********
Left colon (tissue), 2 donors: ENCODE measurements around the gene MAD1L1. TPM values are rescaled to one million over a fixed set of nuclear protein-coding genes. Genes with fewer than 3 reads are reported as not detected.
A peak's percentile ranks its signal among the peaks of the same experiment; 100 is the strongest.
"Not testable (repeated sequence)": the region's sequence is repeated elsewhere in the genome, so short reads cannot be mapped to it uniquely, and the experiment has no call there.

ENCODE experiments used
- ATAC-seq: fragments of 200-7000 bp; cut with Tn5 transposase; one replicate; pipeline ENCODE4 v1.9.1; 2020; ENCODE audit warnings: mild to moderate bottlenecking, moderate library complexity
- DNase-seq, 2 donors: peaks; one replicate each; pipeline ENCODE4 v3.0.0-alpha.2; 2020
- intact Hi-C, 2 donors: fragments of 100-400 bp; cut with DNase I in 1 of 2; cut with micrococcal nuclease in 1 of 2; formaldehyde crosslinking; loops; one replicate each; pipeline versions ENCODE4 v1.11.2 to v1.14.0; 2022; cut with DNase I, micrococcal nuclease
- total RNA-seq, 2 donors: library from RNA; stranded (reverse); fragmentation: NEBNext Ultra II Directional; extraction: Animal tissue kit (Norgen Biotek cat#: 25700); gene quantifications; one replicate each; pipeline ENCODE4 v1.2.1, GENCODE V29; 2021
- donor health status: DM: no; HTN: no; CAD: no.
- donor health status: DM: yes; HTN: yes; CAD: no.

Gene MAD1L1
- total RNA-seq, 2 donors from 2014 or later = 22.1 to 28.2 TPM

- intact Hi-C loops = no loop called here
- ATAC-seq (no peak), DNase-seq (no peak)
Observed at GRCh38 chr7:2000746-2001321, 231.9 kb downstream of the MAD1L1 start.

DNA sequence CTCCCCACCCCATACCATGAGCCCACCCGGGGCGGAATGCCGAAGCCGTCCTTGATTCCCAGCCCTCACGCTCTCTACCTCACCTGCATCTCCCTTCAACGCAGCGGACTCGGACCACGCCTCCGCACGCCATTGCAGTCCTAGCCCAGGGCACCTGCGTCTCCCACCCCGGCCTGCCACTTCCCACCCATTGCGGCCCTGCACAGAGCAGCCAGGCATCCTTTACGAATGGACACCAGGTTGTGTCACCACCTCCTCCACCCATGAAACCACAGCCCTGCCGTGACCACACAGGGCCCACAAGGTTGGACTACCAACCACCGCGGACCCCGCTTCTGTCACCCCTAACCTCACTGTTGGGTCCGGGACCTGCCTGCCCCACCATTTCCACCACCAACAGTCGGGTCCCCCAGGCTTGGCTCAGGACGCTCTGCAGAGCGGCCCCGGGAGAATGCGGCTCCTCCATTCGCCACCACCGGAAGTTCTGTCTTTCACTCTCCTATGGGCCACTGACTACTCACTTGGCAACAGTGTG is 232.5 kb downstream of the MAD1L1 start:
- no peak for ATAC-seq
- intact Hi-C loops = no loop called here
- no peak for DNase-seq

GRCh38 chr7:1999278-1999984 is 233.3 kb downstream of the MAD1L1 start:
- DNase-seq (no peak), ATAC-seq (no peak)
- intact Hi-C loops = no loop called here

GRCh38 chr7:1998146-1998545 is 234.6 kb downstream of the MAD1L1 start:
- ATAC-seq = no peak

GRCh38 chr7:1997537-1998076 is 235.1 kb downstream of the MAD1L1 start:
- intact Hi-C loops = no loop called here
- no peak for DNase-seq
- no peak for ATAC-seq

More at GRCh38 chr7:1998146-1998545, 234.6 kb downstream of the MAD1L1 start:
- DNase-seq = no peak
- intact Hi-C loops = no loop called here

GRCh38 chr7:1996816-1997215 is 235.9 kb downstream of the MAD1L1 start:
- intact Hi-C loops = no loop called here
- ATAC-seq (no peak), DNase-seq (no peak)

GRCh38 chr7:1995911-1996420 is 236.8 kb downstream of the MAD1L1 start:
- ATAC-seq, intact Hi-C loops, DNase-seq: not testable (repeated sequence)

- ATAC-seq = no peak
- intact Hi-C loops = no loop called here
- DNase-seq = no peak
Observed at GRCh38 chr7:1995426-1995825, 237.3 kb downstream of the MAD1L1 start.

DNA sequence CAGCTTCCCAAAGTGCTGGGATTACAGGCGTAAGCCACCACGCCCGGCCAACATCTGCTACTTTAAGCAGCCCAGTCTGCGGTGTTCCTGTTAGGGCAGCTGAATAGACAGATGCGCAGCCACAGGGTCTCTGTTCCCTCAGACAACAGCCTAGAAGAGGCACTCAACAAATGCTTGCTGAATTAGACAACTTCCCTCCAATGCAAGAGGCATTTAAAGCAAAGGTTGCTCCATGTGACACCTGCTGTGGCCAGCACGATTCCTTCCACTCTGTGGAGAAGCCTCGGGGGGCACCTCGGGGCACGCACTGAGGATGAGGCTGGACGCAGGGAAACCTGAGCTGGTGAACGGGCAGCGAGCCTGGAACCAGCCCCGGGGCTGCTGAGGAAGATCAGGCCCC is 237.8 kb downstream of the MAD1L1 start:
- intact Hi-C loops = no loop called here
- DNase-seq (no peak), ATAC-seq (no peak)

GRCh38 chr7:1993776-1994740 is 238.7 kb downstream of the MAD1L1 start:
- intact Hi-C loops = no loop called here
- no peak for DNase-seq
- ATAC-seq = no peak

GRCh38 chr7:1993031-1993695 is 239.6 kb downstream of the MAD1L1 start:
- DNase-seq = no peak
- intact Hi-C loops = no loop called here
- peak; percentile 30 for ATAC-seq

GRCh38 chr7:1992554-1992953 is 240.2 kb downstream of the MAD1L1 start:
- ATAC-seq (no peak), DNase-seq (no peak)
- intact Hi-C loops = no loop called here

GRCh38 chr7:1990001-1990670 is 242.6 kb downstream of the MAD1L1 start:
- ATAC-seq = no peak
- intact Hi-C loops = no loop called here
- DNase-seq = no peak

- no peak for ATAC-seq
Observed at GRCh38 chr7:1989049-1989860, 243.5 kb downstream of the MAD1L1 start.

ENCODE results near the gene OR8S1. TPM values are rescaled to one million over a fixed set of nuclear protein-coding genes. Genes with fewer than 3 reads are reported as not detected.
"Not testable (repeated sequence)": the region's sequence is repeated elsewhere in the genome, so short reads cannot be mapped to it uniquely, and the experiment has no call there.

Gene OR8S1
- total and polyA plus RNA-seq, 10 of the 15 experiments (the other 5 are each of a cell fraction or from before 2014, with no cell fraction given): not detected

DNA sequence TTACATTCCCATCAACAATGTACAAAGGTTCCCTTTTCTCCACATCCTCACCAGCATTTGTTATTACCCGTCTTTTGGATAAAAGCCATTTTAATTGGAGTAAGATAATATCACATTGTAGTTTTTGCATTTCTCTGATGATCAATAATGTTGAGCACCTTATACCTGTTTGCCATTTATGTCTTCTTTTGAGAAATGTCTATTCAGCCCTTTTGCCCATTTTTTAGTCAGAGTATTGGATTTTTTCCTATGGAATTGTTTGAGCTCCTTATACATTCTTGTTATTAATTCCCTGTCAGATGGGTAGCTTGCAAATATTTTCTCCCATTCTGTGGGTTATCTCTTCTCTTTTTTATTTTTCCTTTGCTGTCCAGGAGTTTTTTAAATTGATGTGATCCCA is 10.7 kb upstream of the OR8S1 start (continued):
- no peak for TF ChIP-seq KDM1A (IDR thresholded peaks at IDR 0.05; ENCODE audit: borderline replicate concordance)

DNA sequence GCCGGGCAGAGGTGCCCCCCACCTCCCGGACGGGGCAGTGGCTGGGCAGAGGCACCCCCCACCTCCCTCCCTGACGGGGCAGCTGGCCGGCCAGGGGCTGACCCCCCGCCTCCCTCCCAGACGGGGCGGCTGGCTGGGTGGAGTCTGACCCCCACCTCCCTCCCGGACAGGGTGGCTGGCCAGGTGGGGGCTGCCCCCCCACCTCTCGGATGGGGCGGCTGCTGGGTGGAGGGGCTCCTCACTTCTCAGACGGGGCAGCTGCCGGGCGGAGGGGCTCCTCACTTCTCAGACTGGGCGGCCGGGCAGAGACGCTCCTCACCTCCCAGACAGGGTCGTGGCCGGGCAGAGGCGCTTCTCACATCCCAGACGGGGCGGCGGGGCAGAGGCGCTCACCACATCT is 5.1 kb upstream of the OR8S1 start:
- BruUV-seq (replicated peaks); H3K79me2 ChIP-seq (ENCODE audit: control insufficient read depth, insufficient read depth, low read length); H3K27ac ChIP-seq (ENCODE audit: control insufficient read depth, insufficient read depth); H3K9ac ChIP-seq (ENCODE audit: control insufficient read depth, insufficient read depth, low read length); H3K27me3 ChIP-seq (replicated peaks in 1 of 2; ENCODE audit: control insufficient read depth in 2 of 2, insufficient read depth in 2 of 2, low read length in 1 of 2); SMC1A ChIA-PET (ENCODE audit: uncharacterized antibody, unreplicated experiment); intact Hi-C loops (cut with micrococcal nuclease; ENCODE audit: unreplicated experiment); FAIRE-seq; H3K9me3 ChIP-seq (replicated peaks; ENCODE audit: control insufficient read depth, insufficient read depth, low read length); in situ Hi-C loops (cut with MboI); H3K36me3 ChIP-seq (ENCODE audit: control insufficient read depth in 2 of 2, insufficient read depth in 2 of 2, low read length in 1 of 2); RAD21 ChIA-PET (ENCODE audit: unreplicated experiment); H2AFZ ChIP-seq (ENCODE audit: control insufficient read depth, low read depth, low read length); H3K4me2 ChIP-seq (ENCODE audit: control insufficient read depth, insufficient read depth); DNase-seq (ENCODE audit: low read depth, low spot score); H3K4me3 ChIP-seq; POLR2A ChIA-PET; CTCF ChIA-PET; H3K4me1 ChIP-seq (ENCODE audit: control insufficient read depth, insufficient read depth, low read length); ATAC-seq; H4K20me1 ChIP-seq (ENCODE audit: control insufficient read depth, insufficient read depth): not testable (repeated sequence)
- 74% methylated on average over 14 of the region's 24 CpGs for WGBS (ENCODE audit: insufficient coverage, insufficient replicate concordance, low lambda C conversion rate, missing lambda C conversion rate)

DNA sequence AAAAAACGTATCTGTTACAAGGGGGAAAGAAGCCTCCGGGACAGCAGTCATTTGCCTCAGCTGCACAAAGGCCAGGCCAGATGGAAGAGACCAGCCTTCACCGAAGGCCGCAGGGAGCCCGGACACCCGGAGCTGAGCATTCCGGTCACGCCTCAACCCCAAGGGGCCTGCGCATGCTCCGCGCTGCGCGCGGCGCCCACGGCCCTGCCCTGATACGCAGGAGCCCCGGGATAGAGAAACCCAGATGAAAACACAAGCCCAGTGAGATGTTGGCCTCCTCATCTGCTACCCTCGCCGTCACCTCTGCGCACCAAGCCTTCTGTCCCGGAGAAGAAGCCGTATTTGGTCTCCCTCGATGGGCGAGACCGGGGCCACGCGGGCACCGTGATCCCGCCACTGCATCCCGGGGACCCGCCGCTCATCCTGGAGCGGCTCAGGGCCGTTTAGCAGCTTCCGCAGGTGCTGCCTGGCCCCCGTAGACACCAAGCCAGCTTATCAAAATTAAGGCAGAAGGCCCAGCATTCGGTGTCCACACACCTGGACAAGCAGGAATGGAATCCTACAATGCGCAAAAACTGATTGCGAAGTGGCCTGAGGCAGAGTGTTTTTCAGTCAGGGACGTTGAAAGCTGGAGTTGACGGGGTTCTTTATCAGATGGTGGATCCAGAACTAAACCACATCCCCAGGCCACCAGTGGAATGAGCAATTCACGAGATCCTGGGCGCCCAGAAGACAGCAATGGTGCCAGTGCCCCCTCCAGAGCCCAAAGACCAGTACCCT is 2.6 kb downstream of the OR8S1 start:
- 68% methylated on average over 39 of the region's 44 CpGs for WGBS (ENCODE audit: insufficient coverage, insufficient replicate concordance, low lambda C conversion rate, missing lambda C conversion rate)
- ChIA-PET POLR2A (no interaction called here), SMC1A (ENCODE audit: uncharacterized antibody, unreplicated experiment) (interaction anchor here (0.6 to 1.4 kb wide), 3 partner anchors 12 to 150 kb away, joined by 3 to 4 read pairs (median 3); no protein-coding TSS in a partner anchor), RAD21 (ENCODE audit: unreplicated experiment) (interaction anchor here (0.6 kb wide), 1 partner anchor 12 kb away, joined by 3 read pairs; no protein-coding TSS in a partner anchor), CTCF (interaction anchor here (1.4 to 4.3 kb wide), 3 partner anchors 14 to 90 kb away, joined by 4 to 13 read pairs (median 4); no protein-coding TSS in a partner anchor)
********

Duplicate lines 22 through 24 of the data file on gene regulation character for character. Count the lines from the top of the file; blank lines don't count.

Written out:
- intact Hi-C loops = no loop called here

GRCh38 chr7:1998146-1998545 is 234.6 kb downstream of the MAD1L1 start:
- ATAC-seq = no peak